• Typically a golfer who notices that they struggle a little with maintaining consistent grip pressure on the club are candidates for trying a larger diameter grip. The way that usually can work is if the hands do not have to close around the grip as much because it is larger, they also can hold on to the grip with less pressure. Less grip pressure that still keeps the grip secure in the hands usually can mean more consistent swing tempo and rhythm because the muscles in the hands and arms are more relaxed through the swing.

      While there are hand and finger measurement guidelines that some use to fit grip size, in the end it is always going to be about each individual golfer’s sense of comfort and feel. That’s why it is not uncommon to see golfers with small hands use grips that are larger than what any measurement guideline might indicate is the proper fit. Since COMFORT rules all in grip size, this also means that grip size fitting becomes a matter of trial and experimentation. Thus it is best to take one club to start with and put grips of different size on it and then go hit shots over 2 or 3 different days so you can get a sense over time as to whether you really do like the size feel and from it, are able to really keep the hands comfortable but secure on the club.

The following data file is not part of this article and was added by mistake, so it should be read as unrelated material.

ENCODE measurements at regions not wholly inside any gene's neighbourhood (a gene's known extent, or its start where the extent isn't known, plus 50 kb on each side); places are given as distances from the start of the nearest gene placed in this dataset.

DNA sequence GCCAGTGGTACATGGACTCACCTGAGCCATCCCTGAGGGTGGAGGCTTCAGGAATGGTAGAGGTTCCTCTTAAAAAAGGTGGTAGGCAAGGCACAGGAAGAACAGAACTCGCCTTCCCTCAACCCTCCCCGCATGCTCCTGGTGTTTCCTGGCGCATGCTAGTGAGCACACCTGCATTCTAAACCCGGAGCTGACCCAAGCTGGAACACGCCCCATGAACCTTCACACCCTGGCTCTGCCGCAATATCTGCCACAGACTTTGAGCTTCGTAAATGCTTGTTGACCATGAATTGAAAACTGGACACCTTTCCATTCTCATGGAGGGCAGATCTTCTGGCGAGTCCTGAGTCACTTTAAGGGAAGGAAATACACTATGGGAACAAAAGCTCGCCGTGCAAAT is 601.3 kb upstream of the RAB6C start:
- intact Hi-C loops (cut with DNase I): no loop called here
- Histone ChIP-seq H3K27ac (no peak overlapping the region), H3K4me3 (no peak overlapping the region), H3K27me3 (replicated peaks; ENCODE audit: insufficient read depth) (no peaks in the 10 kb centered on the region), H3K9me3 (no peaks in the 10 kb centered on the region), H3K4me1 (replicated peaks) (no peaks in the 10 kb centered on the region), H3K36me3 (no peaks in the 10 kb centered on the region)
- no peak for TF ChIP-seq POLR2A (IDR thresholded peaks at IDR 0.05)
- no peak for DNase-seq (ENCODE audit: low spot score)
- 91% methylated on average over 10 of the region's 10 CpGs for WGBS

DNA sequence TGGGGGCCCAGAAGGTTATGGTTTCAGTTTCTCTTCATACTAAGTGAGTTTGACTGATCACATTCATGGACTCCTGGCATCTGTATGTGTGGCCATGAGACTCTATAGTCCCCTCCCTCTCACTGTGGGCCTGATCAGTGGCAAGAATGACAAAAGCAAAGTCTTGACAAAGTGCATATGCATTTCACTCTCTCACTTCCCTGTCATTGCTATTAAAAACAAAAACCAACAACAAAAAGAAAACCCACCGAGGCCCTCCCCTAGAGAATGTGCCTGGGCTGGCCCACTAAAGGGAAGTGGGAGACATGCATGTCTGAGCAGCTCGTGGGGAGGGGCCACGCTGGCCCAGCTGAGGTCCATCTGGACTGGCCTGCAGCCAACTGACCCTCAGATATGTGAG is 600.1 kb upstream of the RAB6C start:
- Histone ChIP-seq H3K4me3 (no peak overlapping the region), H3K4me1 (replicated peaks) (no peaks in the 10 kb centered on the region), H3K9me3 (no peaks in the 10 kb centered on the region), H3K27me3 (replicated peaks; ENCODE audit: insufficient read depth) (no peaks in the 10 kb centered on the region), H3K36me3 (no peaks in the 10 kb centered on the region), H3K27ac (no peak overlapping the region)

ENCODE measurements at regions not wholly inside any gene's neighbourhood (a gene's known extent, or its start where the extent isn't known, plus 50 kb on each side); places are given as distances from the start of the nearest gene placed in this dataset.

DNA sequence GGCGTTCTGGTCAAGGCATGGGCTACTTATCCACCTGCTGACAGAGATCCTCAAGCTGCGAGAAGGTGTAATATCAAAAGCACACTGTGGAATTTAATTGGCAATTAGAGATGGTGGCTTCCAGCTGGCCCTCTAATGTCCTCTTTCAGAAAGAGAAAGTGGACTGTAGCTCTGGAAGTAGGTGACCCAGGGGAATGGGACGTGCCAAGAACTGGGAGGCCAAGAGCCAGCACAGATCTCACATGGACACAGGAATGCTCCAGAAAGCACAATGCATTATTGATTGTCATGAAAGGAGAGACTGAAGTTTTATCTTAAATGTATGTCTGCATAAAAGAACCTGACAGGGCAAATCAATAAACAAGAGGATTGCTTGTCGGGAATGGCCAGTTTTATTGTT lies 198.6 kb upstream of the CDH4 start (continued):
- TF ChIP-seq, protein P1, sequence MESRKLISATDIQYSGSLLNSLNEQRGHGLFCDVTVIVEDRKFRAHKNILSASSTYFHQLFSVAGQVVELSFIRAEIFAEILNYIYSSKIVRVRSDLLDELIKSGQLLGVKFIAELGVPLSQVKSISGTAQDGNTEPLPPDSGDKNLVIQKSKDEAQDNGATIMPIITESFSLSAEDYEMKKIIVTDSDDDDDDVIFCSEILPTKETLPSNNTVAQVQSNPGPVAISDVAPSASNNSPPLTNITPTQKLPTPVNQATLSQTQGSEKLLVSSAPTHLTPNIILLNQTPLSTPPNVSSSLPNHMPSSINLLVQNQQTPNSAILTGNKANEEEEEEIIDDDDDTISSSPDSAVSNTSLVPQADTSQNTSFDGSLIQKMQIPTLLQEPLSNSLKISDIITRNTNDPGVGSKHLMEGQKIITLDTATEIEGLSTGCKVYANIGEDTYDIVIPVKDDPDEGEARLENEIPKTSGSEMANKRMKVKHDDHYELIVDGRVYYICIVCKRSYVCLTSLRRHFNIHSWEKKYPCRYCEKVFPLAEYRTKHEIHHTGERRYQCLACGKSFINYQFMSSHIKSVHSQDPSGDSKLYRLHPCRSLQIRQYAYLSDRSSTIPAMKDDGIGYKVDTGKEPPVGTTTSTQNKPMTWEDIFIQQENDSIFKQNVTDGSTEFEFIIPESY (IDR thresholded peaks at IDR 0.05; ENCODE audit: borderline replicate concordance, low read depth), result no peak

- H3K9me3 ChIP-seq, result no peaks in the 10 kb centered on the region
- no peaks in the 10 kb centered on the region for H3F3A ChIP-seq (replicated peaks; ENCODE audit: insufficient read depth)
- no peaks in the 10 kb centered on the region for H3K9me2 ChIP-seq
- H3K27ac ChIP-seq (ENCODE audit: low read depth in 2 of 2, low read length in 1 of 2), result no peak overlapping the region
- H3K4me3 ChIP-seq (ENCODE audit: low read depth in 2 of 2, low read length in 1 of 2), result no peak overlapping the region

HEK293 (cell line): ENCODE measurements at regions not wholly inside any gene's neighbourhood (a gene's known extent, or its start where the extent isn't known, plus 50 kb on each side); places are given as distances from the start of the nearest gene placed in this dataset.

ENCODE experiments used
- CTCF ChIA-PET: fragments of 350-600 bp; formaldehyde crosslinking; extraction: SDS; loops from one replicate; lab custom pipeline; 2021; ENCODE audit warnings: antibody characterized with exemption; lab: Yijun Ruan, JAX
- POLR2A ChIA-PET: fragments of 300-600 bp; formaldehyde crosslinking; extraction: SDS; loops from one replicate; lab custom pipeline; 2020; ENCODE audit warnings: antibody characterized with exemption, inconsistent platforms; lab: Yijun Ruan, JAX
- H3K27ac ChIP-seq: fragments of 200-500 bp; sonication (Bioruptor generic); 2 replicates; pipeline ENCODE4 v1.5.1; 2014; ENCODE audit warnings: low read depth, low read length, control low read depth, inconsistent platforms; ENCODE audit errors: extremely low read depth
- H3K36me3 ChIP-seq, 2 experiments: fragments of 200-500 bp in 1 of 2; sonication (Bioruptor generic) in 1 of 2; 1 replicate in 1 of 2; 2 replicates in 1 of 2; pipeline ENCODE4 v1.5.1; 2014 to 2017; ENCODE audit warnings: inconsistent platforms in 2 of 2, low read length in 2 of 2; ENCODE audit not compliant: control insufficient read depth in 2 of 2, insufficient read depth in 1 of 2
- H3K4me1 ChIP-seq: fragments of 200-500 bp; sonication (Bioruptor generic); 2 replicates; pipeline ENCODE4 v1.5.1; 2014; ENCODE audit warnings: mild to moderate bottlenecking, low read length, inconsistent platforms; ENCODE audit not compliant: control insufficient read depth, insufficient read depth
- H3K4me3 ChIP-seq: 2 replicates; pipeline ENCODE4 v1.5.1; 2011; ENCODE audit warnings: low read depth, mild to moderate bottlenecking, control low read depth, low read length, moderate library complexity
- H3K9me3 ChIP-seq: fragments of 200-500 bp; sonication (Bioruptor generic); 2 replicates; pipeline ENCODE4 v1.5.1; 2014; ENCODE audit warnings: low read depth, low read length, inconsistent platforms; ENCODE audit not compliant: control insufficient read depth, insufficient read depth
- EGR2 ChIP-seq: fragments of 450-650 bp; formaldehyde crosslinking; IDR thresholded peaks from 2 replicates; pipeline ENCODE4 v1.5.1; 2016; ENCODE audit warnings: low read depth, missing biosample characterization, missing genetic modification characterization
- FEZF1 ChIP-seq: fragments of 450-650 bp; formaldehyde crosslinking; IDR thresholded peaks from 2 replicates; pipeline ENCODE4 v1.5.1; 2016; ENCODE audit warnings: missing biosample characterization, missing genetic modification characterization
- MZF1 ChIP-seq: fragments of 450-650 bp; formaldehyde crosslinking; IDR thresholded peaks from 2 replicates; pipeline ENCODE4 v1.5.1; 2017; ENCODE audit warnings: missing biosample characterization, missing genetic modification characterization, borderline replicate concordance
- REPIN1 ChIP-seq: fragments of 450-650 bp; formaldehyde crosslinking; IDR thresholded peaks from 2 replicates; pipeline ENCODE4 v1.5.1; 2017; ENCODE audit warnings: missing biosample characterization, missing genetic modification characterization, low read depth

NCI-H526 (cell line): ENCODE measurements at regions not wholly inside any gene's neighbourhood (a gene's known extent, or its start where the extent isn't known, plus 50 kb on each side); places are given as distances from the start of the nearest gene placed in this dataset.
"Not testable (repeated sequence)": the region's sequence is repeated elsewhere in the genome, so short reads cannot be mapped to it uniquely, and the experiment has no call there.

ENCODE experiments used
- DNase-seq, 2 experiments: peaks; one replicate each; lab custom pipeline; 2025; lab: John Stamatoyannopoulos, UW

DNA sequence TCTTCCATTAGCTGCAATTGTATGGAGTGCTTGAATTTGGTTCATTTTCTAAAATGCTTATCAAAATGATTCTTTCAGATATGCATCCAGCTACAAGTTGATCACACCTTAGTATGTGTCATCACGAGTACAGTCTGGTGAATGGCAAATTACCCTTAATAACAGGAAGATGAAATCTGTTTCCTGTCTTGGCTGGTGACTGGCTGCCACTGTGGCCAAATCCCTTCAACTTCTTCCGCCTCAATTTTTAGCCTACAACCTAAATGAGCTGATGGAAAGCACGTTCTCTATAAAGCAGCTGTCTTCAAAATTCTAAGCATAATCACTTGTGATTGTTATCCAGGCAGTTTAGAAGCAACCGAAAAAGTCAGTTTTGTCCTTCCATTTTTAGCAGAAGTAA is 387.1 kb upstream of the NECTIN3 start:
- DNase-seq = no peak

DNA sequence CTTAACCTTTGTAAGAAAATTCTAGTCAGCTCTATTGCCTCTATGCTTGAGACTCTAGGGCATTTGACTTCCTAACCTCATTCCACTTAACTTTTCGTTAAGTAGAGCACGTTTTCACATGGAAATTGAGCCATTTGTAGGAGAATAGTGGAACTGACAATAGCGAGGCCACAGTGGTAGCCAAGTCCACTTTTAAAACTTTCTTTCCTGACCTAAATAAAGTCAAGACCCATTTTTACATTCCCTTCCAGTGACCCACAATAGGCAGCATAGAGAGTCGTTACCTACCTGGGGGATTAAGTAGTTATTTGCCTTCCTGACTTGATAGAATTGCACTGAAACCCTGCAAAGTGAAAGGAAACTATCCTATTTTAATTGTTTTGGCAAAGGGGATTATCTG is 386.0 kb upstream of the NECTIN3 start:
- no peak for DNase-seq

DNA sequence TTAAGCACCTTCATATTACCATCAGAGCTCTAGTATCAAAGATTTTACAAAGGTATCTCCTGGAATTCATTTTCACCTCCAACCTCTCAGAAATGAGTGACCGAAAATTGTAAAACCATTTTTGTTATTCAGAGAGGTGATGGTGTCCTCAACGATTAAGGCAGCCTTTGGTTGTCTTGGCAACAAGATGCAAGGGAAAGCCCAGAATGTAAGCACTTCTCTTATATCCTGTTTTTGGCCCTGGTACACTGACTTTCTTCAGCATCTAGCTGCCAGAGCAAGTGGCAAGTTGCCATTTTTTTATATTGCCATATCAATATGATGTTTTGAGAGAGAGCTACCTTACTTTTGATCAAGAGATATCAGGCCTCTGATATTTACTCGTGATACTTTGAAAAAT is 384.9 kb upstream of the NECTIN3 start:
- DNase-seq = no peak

TOM

  5. SO , if I do change my grips , going from a mid size with 2 wraps to a jumbo with 0 wraps , will the overall weight of the new grip on the club effect the swing weight & moi of the golf club itself.
    Would you have to get the clubs swing weighted again to allow for the extra weight on the grip end ?

    Thanks John

    • JOHN
      Different size grips from different grip makers can all weigh different amounts, so it is simply not possible to offer a specific answer for how much your grip change would change the swingweight of the club unless you could tell us the exact weight of the old grip with its build up tape and the weight of the new grip. With that it is a simple math calculation to determine the effect of the grip change on the swingweight of your club(s).

      As to whether you would need to add weight to the head were the new grip to be heavier than the old and thus reduce that swingweight, that is very much an individual thing for all golfers. Some golfers would want to add weight to the head to establish a little more of a headweight feeling during the swing, while others would be fine leaving the headweight as it is. Golfers have different perceptions of how much they feel the presence of the head’s weight during the swing and how much they depend on that to achieve their most consistent swing tempo, timing and rhythm.